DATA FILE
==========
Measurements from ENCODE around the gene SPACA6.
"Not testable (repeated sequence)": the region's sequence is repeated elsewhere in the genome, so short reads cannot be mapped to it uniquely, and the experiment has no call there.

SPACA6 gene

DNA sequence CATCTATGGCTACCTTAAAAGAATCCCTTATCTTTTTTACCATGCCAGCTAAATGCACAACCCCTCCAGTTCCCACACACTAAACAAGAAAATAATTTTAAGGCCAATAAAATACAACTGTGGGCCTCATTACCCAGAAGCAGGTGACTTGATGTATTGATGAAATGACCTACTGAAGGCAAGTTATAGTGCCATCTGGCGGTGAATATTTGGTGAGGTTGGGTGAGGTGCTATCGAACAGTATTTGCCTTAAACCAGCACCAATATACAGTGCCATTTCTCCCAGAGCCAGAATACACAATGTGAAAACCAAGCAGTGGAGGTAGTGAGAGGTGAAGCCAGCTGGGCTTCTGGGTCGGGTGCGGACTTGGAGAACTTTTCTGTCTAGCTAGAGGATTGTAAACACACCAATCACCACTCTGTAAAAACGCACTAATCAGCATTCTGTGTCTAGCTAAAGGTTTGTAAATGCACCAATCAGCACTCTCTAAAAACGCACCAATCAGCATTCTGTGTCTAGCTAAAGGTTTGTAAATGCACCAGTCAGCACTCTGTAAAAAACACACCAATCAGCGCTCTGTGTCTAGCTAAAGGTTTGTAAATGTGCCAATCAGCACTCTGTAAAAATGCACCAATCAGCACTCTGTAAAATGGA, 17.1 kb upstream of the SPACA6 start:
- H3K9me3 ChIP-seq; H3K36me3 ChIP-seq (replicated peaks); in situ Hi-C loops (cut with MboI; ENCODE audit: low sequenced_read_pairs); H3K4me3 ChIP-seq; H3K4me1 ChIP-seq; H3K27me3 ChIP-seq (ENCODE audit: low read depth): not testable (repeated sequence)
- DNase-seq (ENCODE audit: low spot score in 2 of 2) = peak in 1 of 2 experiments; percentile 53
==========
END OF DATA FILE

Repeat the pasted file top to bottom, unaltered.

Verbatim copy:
Measurements from ENCODE around the gene SPACA6.
"Not testable (repeated sequence)": the region's sequence is repeated elsewhere in the genome, so short reads cannot be mapped to it uniquely, and the experiment has no call there.

SPACA6 gene

DNA sequence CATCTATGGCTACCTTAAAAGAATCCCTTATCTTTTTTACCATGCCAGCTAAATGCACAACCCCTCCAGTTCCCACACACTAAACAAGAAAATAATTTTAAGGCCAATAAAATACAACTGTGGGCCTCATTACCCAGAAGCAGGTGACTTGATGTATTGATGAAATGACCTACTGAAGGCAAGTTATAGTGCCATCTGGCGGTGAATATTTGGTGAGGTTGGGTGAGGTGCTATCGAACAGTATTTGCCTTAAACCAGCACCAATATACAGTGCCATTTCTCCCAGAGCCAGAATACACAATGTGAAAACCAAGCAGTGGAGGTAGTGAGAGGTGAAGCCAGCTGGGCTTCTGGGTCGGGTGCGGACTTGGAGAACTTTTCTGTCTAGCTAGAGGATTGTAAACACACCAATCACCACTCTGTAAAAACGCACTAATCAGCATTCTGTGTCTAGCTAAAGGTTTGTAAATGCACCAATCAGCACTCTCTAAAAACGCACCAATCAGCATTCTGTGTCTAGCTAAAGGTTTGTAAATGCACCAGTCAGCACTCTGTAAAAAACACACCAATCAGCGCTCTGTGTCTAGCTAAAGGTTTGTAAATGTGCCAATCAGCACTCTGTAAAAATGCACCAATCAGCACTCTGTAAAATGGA, 17.1 kb upstream of the SPACA6 start:
- H3K9me3 ChIP-seq; H3K36me3 ChIP-seq (replicated peaks); in situ Hi-C loops (cut with MboI; ENCODE audit: low sequenced_read_pairs); H3K4me3 ChIP-seq; H3K4me1 ChIP-seq; H3K27me3 ChIP-seq (ENCODE audit: low read depth): not testable (repeated sequence)
- DNase-seq (ENCODE audit: low spot score in 2 of 2) = peak in 1 of 2 experiments; percentile 53